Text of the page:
“We're living in the age of metrics and quantification. Every part of our daily lives is being measured and evaluated. While statisticians and big data prophets swear by the value of its quantification, there is room to question the efficiency and bias it creates in its path.”
— Jonas Lund

As part of our global programme of partnerships with world class institutions and to coincide with our sponsorship of Electronic Superhighway, Phillips has co-commissioned with Whitechapel Gallery an online work by artist Jonas Lund (b. 1984, Linköping, Sweden).

Fair Warning (2016) encourages viewers to participate by responding to a series of over 300 questions which range from colour preferences, politics and emotions to the latest trends in the art world. Playing with our expectations of traditional online questionnaires or personality tests, it examines the value and use of data collection when attempting to represent user tastes and asks whether an objective way of measuring the value of art exists.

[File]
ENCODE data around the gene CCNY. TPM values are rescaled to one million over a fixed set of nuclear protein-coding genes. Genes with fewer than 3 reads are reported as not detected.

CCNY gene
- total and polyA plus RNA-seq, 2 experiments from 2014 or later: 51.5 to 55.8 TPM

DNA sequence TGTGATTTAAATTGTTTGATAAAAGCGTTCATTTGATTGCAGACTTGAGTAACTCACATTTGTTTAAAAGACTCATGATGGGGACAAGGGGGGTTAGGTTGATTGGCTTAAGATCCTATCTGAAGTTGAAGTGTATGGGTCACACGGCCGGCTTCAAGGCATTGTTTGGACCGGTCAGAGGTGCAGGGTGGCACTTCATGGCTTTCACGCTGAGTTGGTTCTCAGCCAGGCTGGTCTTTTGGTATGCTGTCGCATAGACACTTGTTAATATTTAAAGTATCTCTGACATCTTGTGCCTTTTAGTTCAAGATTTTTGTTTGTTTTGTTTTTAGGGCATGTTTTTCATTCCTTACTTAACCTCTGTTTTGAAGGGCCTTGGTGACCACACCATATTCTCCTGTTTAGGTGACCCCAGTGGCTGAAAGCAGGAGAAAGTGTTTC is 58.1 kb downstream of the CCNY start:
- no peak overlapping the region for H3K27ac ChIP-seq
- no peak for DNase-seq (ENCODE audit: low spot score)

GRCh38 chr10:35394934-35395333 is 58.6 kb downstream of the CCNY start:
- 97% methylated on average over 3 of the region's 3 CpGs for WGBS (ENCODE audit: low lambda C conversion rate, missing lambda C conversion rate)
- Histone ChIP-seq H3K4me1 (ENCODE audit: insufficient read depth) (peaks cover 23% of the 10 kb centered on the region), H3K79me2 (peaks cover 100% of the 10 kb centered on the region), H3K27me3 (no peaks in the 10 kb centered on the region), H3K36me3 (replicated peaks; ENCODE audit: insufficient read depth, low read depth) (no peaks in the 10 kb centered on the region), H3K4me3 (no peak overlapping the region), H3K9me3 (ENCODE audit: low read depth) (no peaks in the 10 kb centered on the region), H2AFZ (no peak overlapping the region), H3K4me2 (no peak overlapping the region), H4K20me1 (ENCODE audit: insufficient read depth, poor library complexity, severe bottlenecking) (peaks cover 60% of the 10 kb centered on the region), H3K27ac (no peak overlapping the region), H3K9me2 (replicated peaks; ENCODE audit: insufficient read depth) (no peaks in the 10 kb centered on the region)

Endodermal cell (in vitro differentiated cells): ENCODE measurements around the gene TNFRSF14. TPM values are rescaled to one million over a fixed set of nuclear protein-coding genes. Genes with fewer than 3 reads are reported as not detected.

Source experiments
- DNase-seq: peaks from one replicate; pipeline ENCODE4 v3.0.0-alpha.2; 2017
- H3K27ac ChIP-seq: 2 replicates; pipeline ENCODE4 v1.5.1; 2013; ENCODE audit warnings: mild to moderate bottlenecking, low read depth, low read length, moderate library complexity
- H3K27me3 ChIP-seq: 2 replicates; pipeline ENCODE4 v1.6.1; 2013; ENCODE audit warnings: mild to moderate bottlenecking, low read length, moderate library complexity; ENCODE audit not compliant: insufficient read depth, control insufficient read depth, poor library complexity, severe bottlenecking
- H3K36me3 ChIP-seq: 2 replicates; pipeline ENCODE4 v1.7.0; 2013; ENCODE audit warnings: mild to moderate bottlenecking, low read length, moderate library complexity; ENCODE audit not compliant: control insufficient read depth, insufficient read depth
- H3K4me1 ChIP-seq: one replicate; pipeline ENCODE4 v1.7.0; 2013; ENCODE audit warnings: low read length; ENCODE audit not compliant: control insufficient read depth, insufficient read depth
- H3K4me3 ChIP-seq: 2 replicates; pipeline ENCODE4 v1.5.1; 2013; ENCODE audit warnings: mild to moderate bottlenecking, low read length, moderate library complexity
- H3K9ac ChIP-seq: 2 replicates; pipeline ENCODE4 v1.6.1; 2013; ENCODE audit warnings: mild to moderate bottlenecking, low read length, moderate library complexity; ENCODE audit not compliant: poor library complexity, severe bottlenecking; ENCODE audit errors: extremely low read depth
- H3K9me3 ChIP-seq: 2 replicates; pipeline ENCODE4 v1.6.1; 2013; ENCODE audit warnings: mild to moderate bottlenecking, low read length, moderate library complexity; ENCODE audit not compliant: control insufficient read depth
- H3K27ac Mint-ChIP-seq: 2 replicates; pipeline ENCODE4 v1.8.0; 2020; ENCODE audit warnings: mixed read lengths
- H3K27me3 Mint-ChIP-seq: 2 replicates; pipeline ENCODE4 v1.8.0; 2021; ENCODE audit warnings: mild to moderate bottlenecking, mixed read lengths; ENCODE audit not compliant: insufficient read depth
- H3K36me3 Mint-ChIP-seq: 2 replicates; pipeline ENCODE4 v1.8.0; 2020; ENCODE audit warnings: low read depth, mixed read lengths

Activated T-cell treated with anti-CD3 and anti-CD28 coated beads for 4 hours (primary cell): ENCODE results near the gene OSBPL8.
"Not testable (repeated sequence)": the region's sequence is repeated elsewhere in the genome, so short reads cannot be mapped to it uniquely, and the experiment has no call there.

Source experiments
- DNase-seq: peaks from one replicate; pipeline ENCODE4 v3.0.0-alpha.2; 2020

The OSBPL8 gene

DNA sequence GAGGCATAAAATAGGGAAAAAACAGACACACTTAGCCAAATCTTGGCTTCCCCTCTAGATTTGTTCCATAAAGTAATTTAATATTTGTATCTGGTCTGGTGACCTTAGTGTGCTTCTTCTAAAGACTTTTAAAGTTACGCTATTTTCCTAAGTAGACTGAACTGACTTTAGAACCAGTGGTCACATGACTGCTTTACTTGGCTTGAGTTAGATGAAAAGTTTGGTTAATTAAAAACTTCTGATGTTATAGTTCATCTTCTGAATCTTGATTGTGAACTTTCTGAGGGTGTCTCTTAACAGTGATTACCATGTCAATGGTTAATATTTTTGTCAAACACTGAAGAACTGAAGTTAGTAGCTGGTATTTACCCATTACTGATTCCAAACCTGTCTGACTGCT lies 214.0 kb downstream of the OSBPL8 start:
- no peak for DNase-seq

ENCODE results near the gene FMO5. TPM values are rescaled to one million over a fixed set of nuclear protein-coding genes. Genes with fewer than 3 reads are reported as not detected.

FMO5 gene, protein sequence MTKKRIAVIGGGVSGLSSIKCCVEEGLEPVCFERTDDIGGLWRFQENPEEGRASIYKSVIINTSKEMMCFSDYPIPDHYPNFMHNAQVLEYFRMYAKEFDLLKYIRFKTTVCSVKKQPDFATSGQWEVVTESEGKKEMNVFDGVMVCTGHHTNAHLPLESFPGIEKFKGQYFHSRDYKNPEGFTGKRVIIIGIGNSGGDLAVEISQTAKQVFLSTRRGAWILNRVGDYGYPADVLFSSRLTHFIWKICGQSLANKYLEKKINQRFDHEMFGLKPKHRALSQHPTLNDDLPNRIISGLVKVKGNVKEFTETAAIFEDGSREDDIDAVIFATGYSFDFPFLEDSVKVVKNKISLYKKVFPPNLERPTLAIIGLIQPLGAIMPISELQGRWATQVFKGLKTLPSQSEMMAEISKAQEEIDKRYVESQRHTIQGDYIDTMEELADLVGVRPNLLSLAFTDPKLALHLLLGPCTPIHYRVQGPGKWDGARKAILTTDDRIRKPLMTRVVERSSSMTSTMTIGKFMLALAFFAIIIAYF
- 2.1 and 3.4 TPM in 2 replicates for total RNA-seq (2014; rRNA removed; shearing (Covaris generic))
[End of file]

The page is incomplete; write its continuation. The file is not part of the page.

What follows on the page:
Hosted on both the Whitechapel Gallery and Phillips’ websites, Fair Warning both embraces and attempts to demystify website analytics and testing tools, as the clicks and cursors of all users can be seen when engaging with the work.

To interact with the work, users click on one or several answers for each question. Users can answer as few or as many questions as they like. If you choose not to answer, the next question will load automatically. The whole test can last up to an hour, and then repeats itself.

The results of how users have interacted with the questions will be on display at the Whitechapel Gallery and Phillips London until 12 June 2016. #FairWarning